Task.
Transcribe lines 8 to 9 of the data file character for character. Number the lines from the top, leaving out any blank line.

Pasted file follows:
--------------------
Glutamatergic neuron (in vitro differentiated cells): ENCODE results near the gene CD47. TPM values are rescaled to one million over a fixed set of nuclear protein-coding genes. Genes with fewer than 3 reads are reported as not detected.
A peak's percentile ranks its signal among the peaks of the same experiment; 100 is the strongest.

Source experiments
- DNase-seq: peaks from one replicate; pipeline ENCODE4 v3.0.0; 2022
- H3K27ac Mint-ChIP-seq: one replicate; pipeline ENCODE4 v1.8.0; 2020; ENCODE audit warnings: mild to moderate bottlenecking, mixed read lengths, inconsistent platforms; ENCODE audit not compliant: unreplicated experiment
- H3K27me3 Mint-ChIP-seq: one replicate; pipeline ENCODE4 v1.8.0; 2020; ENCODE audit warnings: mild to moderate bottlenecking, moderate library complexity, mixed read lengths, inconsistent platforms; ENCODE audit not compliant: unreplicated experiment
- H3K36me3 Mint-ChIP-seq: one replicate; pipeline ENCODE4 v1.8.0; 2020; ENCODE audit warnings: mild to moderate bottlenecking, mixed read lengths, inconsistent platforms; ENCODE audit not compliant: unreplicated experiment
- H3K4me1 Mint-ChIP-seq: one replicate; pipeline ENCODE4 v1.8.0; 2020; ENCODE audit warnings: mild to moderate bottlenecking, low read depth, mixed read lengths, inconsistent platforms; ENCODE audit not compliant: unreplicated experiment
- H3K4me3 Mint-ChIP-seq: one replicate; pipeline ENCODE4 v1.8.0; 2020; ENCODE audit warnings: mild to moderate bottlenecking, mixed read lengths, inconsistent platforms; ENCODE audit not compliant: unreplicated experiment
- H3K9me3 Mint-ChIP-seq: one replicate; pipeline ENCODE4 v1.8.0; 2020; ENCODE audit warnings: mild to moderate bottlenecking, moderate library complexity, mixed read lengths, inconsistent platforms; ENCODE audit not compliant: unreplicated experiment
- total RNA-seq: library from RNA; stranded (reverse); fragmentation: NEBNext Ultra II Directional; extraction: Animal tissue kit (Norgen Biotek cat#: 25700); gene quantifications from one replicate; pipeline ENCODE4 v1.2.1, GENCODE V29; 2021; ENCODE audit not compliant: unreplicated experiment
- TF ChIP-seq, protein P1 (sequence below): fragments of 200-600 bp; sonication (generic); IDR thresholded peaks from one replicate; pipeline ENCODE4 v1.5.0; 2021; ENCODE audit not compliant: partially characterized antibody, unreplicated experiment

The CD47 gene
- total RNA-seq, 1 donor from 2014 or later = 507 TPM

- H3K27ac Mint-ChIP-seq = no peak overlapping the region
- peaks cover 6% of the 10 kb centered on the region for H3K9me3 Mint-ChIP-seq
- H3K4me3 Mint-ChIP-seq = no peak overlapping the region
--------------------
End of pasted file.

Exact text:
- H3K4me1 Mint-ChIP-seq: one replicate; pipeline ENCODE4 v1.8.0; 2020; ENCODE audit warnings: mild to moderate bottlenecking, low read depth, mixed read lengths, inconsistent platforms; ENCODE audit not compliant: unreplicated experiment
- H3K4me3 Mint-ChIP-seq: one replicate; pipeline ENCODE4 v1.8.0; 2020; ENCODE audit warnings: mild to moderate bottlenecking, mixed read lengths, inconsistent platforms; ENCODE audit not compliant: unreplicated experiment